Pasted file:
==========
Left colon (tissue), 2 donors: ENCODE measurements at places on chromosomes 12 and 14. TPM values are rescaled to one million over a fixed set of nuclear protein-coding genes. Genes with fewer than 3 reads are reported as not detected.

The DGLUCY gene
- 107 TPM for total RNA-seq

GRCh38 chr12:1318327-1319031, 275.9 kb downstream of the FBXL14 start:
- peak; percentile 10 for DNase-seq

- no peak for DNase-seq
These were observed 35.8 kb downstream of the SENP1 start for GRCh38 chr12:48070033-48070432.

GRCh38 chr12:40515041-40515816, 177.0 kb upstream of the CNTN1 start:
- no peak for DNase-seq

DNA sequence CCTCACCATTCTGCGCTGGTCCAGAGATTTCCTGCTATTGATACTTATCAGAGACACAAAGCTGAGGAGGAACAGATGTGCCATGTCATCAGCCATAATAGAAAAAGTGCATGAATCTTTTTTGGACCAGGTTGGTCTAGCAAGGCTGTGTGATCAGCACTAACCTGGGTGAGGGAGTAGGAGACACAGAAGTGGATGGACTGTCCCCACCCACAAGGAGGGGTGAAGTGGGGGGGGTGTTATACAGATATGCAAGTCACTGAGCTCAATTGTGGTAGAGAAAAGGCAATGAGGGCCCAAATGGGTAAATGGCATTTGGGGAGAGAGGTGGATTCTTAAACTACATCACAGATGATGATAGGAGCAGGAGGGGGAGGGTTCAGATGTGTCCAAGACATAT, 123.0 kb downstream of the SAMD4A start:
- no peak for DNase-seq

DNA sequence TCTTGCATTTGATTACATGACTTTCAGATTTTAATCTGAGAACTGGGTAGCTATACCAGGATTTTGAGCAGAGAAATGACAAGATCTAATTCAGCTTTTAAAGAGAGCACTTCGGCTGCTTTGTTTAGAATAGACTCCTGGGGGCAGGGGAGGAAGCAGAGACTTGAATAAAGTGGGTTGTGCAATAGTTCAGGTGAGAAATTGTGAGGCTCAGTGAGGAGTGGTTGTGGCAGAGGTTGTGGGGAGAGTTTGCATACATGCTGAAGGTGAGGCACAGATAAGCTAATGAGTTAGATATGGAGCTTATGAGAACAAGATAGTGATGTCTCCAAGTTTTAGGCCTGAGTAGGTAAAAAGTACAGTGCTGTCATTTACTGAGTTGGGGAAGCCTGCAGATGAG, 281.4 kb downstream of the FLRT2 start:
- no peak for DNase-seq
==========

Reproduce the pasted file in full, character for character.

Left colon (tissue), 2 donors: ENCODE measurements at places on chromosomes 12 and 14. TPM values are rescaled to one million over a fixed set of nuclear protein-coding genes. Genes with fewer than 3 reads are reported as not detected.

The DGLUCY gene
- 107 TPM for total RNA-seq

GRCh38 chr12:1318327-1319031, 275.9 kb downstream of the FBXL14 start:
- peak; percentile 10 for DNase-seq

- no peak for DNase-seq
These were observed 35.8 kb downstream of the SENP1 start for GRCh38 chr12:48070033-48070432.

GRCh38 chr12:40515041-40515816, 177.0 kb upstream of the CNTN1 start:
- no peak for DNase-seq

DNA sequence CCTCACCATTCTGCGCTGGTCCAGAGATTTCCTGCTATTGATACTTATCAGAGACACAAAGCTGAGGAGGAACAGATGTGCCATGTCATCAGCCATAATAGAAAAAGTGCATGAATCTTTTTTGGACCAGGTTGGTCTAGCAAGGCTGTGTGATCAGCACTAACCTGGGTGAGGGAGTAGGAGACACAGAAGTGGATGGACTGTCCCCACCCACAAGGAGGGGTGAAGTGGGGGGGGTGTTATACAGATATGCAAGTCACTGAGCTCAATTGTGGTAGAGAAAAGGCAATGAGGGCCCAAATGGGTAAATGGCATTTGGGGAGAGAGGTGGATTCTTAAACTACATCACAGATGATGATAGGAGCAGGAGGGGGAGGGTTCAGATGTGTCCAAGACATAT, 123.0 kb downstream of the SAMD4A start:
- no peak for DNase-seq

DNA sequence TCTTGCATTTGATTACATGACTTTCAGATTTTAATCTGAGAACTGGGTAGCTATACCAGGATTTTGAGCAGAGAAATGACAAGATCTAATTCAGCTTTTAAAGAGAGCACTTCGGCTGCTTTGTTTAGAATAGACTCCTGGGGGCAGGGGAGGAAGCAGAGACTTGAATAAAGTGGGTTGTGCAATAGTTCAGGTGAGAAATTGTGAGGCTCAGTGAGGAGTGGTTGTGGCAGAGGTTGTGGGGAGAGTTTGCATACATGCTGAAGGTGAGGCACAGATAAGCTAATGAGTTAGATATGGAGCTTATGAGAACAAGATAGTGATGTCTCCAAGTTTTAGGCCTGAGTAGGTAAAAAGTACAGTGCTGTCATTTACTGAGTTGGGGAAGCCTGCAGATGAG, 281.4 kb downstream of the FLRT2 start:
- no peak for DNase-seq